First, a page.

the bane of our happiness,
a bar to our usefulness, and
renders us unlovely to both God and others.

One of the most beautiful traits in the character of our Lord and Savior, was His unselfishness. He never seemed to please Himself, or consult His own ease. He was everyone’s servant, and everyone’s friend. Through His whole life, His own testimony was illustrated, “The Son of Man did not come to be served–but to serve, and to give His life a ransom for many.” Matthew 20:28

We are naturally selfish, and seek our own health, wealth, and gratification, as our grand end. Selfishness clings to us, and appears more or less in our whole conduct.

But the gospel calls for self-denial, and bids us take up our cross, and follow our self-denying Master. The gospel requires dedication to God, that we may live to Him and for Him; and it directs us to seek the good of others–of all that are around us. What the gospel requires–true grace produces; and it will struggle and fight with all our selfish principles until it prevails.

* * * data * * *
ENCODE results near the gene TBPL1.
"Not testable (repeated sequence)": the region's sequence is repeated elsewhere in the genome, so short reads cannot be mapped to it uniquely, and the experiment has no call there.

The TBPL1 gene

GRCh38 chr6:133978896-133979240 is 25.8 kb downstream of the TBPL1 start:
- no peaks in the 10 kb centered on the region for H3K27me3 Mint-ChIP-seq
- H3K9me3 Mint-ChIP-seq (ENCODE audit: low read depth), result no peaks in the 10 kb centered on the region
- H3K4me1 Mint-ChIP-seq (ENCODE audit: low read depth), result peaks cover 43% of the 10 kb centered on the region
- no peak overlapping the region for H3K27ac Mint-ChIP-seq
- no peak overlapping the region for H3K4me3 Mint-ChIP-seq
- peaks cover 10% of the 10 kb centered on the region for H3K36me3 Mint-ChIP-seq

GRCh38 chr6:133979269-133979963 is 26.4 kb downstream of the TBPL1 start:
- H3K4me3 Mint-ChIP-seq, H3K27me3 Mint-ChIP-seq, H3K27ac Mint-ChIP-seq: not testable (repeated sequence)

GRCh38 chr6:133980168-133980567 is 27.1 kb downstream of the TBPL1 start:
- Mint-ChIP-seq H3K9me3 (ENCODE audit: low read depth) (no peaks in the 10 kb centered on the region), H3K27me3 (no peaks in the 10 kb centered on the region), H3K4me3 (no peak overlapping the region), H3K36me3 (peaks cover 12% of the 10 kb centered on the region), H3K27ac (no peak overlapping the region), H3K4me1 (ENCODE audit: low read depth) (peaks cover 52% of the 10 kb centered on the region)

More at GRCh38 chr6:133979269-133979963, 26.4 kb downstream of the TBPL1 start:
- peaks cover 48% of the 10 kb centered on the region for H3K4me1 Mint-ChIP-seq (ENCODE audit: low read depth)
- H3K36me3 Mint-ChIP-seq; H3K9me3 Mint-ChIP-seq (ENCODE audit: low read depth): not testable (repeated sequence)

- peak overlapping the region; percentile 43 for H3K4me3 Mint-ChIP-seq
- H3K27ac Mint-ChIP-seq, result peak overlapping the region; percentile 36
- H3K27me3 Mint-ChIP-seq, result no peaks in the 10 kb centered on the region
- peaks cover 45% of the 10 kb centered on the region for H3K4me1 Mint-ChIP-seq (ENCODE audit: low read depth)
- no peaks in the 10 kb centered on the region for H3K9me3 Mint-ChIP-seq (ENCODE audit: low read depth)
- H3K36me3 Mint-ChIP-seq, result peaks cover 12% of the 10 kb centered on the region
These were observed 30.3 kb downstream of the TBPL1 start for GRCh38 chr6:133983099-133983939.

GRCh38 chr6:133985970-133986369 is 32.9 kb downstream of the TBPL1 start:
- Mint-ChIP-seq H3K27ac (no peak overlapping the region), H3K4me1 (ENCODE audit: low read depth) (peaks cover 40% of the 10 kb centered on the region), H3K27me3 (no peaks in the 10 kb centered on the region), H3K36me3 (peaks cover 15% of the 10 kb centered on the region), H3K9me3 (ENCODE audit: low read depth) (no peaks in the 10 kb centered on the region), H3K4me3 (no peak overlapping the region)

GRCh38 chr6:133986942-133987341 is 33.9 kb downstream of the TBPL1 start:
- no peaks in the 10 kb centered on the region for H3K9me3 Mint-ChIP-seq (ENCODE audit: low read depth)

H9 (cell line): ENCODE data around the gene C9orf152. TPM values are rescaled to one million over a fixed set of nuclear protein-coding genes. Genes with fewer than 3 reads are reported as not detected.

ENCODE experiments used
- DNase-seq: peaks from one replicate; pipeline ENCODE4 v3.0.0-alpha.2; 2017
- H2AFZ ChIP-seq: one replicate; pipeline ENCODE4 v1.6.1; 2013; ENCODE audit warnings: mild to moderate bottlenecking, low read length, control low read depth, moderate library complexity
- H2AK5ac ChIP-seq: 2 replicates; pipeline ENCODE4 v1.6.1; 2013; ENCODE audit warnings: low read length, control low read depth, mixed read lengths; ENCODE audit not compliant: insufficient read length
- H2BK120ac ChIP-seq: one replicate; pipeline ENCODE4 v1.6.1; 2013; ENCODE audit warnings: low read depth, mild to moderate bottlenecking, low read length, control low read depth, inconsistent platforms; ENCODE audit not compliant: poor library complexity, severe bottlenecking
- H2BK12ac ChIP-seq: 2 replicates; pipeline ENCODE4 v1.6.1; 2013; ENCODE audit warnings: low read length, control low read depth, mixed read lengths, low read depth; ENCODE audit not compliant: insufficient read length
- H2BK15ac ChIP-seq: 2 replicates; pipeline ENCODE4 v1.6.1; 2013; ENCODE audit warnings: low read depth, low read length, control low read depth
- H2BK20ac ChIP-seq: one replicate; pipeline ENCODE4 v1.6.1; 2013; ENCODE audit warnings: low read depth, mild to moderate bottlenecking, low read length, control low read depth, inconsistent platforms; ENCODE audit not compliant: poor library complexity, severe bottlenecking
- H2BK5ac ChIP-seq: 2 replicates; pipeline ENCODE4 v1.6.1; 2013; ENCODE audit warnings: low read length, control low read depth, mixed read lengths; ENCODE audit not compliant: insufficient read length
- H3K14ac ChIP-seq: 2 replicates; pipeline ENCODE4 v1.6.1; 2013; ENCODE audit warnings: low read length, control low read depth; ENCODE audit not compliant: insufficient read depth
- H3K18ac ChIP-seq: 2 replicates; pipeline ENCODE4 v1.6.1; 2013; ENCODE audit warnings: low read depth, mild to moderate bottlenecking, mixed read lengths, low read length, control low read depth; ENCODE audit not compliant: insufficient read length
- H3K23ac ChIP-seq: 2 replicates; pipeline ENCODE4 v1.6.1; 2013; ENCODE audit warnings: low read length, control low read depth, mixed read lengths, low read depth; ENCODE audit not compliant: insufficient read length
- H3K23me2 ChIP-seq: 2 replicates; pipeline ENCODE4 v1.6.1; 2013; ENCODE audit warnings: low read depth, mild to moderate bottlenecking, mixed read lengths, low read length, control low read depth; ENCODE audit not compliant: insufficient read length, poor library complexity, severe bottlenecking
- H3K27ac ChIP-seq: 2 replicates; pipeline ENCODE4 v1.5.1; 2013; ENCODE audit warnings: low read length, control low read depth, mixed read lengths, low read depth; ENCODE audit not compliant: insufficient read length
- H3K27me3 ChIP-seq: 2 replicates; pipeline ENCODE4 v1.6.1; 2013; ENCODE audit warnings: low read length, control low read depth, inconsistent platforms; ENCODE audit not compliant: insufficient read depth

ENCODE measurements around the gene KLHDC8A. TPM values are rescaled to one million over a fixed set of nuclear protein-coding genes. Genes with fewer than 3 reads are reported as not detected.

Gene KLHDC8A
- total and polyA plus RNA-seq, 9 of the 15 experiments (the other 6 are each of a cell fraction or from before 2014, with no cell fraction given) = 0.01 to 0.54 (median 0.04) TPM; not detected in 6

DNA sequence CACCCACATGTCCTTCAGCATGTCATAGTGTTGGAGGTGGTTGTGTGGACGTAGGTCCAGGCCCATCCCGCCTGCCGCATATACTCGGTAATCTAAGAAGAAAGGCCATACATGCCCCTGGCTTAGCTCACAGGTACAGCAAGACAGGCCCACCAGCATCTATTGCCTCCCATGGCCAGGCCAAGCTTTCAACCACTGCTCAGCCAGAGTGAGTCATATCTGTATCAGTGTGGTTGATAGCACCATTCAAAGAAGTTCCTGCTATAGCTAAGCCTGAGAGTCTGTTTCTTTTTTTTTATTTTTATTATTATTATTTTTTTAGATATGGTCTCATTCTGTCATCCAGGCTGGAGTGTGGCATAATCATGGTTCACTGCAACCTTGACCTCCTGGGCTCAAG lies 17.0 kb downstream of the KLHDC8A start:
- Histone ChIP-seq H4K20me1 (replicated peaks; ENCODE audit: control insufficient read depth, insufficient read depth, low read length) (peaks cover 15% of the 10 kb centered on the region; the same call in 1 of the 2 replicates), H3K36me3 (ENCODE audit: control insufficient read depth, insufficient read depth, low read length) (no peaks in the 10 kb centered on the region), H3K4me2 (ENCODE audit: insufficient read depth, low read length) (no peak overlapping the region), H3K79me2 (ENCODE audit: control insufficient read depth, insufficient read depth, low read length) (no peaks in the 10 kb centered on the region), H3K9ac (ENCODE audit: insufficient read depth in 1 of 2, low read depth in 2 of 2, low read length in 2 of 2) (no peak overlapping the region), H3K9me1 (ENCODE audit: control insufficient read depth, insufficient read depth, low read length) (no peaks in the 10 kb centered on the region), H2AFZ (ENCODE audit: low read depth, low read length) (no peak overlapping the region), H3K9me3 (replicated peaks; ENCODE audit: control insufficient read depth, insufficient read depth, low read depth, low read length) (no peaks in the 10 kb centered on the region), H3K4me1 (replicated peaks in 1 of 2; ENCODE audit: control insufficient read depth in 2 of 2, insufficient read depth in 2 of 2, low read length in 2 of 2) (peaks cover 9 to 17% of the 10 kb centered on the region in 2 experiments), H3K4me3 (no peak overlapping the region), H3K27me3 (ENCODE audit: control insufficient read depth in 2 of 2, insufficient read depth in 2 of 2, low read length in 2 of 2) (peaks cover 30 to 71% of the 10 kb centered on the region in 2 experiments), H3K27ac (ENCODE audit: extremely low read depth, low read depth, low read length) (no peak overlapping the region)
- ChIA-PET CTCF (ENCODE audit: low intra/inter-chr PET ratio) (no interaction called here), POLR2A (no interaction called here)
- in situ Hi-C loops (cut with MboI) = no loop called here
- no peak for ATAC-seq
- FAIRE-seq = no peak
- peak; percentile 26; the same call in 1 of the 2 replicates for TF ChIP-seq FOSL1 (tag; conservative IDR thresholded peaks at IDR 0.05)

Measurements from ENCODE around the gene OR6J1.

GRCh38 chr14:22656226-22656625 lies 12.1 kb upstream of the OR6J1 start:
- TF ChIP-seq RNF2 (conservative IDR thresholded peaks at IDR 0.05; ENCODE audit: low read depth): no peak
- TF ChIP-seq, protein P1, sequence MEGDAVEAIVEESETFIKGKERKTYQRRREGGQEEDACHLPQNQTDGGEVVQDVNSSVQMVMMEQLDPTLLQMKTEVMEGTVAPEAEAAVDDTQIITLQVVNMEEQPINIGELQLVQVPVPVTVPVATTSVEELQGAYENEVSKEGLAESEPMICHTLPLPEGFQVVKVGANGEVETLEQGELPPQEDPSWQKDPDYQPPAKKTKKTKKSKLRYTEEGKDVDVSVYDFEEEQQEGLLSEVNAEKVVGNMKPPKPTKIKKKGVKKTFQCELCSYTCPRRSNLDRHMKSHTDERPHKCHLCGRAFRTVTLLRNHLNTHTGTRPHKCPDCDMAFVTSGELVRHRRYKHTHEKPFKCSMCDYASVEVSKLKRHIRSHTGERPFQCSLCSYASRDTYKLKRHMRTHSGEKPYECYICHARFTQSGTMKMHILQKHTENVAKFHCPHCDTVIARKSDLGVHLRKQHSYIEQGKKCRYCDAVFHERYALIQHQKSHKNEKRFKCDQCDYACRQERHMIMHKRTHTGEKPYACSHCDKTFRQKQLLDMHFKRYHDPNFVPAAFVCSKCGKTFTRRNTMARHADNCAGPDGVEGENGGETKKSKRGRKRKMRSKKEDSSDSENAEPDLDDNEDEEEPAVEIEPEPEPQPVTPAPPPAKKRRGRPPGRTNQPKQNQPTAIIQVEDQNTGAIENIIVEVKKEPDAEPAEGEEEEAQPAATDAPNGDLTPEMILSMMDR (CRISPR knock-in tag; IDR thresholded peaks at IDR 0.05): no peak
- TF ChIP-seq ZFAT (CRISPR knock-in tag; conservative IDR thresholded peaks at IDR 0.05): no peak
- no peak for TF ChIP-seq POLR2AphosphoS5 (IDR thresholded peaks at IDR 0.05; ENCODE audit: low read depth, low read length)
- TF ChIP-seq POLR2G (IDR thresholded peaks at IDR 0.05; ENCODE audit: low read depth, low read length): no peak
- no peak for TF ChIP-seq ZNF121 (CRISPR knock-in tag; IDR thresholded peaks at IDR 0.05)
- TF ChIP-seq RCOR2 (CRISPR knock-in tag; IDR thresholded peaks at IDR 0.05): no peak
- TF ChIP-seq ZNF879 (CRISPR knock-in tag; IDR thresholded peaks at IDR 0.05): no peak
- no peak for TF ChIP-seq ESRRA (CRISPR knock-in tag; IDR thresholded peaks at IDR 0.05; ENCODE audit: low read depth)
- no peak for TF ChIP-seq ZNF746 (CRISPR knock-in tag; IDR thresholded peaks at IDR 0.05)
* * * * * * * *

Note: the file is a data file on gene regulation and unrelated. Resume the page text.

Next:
We have lived long enough for ourselves! Would not we be more happy, and profitable to others–if we were less selfish, and more thoroughly imbued with the self-denying spirit of Christ?
Do we not live too much to ourselves? Do we not think too much of our own comfort, and pleasure, and ease?

“Do nothing out of selfish ambition or vain conceit, but in humility consider others better than yourselves. Each of you should look not only to your own interests, but also to the interests of others. Your attitude should be the same as that of Christ Jesus.” Philippians 2:3-5 

(James Smith, “Gleams of Grace” 1860)

This is copied straight from a recent Grace Gem. In case you are unaware, Grace Gems are emailed daily and for free from They are short quotes from past Godly men, mainly puritans, and I highly commend them to your attention and recommend you sign up.